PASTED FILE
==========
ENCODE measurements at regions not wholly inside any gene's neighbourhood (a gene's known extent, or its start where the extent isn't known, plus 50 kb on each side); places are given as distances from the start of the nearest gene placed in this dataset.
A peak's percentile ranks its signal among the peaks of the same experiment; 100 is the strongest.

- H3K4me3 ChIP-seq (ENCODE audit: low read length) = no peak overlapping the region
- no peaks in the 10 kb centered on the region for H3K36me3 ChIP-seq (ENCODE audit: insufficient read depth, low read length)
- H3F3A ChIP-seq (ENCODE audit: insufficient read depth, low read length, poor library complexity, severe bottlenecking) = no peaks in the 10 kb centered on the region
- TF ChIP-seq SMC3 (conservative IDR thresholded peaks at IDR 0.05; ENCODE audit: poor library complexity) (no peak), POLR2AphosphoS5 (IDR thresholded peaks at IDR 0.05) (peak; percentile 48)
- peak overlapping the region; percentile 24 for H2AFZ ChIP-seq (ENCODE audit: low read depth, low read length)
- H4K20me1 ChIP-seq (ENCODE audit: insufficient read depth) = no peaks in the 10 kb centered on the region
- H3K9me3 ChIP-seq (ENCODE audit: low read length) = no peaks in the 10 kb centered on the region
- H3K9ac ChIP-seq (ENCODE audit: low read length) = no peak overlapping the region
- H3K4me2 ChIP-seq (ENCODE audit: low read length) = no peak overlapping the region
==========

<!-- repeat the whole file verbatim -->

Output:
ENCODE measurements at regions not wholly inside any gene's neighbourhood (a gene's known extent, or its start where the extent isn't known, plus 50 kb on each side); places are given as distances from the start of the nearest gene placed in this dataset.
A peak's percentile ranks its signal among the peaks of the same experiment; 100 is the strongest.

- H3K4me3 ChIP-seq (ENCODE audit: low read length) = no peak overlapping the region
- no peaks in the 10 kb centered on the region for H3K36me3 ChIP-seq (ENCODE audit: insufficient read depth, low read length)
- H3F3A ChIP-seq (ENCODE audit: insufficient read depth, low read length, poor library complexity, severe bottlenecking) = no peaks in the 10 kb centered on the region
- TF ChIP-seq SMC3 (conservative IDR thresholded peaks at IDR 0.05; ENCODE audit: poor library complexity) (no peak), POLR2AphosphoS5 (IDR thresholded peaks at IDR 0.05) (peak; percentile 48)
- peak overlapping the region; percentile 24 for H2AFZ ChIP-seq (ENCODE audit: low read depth, low read length)
- H4K20me1 ChIP-seq (ENCODE audit: insufficient read depth) = no peaks in the 10 kb centered on the region
- H3K9me3 ChIP-seq (ENCODE audit: low read length) = no peaks in the 10 kb centered on the region
- H3K9ac ChIP-seq (ENCODE audit: low read length) = no peak overlapping the region
- H3K4me2 ChIP-seq (ENCODE audit: low read length) = no peak overlapping the region